He is a technology futurist architecting software for robots used in big-scale manufacturing

Brian Mathews

CTO, Bright Machines, San Francisco, USA

Why you should listen

The new era of manufacturing begs for factories to innovate faster, produce better, and yet often times, sell cheaper. This results to more companies outsourcing their production in countries where labor is more affordable. Brian Matthews is the CTO of Bright Machines. He designs the technology that powers flexible factory robots to address the growing demands of manufacturing electronics and eliminate the need to produce offshore. He has 6 US patents to his name.

Bright Machines is making adaptable robots with the goal of bridging more software gaps from conceptualization to production. Brian is creating seamless software systems that allows machines to be fed a design and instantaneously churn out a gadget.

Hear Brian speak at Worldwebforum 2020 about the machines of the future and how they can streamline manufacturing processes.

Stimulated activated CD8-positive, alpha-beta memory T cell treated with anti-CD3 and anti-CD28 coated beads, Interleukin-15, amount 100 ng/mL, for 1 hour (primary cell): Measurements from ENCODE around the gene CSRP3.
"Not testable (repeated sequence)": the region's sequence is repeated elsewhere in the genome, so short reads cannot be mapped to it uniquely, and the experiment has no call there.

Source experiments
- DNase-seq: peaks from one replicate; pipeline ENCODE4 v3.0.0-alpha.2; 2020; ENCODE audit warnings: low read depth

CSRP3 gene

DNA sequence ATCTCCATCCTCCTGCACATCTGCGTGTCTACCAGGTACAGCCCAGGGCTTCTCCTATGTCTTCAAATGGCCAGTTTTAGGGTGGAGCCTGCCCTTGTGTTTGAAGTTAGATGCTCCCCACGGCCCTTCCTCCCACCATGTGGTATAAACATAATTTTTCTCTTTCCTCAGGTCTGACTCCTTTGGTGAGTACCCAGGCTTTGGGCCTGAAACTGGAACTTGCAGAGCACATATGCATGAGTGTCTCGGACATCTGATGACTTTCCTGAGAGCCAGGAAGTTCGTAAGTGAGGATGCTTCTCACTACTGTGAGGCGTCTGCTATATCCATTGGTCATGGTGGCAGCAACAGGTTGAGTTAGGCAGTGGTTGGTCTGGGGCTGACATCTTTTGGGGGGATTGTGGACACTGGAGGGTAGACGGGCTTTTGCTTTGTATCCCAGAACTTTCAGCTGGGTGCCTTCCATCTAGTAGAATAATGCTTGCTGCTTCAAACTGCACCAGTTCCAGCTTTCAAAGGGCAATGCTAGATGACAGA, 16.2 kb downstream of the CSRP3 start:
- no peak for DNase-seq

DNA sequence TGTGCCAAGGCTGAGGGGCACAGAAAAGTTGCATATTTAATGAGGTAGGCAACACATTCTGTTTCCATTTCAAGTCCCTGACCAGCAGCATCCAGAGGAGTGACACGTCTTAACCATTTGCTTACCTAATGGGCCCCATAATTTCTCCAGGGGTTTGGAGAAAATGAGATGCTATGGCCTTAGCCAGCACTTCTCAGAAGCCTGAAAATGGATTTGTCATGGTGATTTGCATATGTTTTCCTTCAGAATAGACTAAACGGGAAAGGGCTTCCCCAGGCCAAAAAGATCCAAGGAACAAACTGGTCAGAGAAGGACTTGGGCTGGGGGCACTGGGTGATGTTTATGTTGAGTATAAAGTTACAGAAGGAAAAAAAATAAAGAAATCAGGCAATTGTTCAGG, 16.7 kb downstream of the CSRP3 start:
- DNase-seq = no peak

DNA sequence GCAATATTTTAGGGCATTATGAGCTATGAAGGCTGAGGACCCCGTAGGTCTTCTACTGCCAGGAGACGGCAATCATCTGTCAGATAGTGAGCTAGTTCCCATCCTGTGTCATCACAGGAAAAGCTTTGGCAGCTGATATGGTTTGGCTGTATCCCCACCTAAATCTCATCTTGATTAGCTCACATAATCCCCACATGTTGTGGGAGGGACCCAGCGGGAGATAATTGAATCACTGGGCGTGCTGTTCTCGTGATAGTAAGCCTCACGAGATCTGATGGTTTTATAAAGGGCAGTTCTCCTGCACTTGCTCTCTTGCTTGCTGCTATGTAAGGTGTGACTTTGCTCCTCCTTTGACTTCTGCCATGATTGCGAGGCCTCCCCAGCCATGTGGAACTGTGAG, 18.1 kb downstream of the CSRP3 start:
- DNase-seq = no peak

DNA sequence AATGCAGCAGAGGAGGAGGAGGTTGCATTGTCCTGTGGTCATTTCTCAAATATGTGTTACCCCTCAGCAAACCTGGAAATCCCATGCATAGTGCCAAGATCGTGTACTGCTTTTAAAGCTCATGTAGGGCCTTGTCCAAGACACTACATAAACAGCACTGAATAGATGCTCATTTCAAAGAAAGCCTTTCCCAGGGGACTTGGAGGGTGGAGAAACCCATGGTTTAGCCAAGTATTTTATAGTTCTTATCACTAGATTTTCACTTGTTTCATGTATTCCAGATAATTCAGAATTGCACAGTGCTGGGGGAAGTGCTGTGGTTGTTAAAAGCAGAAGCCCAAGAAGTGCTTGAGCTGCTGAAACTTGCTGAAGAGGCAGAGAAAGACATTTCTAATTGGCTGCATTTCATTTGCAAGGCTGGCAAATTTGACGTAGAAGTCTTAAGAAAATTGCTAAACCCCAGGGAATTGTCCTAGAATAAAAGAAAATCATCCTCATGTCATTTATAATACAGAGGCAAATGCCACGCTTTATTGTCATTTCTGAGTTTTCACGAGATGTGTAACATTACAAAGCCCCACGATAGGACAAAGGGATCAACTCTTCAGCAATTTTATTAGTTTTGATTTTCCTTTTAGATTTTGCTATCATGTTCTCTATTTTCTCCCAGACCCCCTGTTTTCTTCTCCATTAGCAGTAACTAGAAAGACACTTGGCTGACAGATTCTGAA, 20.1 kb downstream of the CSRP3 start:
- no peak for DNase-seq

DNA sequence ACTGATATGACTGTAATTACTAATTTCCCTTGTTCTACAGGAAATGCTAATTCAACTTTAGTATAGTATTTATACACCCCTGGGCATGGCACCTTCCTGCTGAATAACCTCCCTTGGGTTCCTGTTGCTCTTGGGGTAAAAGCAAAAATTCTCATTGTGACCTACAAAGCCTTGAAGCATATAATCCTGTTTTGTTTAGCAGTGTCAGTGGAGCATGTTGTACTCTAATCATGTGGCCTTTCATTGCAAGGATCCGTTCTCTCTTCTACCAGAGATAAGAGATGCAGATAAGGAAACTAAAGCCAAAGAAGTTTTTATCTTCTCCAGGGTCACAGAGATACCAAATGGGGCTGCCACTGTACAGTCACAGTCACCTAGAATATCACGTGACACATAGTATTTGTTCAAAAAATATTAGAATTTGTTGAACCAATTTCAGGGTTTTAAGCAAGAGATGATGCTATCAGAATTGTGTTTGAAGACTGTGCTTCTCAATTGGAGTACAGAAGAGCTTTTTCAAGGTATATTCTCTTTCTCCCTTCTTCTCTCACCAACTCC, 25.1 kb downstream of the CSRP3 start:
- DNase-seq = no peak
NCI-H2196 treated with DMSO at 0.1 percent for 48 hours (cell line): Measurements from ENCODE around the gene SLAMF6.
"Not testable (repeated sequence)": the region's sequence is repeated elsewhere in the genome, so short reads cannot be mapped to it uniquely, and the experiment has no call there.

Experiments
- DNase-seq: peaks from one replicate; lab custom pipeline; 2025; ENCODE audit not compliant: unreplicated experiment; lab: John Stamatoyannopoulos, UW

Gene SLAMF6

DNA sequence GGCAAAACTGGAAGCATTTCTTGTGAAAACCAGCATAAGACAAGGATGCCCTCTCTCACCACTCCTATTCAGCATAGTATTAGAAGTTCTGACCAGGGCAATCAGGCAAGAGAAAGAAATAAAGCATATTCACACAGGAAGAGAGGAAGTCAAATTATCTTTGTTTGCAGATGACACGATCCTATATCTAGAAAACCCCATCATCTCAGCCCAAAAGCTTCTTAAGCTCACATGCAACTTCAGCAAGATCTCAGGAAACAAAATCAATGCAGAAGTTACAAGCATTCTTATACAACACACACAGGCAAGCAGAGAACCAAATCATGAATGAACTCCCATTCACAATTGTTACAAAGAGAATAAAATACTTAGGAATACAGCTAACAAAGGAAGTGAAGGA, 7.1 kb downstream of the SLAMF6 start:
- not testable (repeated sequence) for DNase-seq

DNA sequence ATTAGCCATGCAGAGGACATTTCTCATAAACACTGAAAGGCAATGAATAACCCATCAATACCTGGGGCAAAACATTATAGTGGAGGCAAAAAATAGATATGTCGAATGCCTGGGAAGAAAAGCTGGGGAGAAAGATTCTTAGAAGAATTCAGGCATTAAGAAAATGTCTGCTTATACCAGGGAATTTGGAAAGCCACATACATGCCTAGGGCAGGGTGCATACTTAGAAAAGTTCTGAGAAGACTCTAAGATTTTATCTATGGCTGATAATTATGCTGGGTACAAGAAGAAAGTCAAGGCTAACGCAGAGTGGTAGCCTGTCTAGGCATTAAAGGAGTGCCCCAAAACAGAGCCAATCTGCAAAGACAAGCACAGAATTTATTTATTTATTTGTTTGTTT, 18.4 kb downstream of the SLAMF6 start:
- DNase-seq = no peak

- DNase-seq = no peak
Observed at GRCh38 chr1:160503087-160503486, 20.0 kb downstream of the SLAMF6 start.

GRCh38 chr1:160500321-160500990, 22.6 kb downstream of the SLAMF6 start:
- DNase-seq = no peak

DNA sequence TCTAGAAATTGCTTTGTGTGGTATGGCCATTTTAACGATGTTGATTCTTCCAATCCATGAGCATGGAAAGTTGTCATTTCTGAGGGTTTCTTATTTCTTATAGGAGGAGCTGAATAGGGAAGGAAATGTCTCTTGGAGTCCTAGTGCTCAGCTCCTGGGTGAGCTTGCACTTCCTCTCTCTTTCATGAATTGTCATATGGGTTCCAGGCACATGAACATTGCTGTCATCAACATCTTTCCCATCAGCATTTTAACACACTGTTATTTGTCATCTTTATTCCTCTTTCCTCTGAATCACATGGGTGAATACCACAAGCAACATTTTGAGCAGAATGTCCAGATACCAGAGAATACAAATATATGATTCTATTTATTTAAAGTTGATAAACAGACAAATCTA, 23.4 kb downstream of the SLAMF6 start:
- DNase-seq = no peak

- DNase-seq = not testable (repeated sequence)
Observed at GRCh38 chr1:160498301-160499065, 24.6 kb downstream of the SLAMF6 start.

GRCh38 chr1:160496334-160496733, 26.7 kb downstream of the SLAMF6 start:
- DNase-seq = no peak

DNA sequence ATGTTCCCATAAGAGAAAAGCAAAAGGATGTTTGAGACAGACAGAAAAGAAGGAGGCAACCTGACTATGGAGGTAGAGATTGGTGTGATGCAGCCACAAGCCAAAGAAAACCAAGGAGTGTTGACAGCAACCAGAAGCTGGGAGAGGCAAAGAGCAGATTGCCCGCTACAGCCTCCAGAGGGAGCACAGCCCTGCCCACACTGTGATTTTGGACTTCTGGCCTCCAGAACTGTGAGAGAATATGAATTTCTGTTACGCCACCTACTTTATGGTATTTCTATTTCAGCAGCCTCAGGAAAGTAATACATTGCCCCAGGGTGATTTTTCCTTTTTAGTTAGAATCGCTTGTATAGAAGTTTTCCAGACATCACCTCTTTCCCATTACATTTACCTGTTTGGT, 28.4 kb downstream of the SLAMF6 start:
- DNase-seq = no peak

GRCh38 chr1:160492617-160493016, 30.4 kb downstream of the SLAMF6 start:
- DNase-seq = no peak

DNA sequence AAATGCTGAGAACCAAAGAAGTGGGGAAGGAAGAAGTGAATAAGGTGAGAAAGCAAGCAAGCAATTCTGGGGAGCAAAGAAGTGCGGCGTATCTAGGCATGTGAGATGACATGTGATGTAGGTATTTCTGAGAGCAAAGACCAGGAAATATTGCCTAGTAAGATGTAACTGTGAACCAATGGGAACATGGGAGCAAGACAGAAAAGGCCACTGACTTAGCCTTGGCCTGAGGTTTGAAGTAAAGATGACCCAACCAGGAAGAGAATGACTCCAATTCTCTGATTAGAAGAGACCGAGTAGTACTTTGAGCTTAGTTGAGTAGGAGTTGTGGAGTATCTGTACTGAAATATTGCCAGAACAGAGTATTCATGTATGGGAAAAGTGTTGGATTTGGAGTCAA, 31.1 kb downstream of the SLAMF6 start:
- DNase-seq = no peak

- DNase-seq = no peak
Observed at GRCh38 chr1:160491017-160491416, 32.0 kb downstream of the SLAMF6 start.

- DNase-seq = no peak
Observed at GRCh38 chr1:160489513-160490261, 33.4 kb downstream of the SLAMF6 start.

About Bright Machines

Bright Machines deliver intelligent, software-defined manufacturing by bringing together flexible factory robots with intelligent software, production data and machine learning.

Bright Machines’ growing, global team of more than 300 robotics, software and manufacturing industry veterans believe building physical things should be as seamless and simple as creating digital products.

The company’s software-defined manufacturing platform helps customers innovate faster to meet the growing demands of a new era of manufacturing.



Brian is a technology futurist who has spent three decades architecting cloud and desktop software for designers and engineers. Most recently, he led a 500-person platform group at Autodesk that was responsible for software development, cloud operations, product security and compliance.

Previously, he led software teams developing 3D reality capture, computer graphics, augmented reality, data compression and other products. Brian holds a bachelor’s and a master’s degree in electrical engineering, both from Cornell University.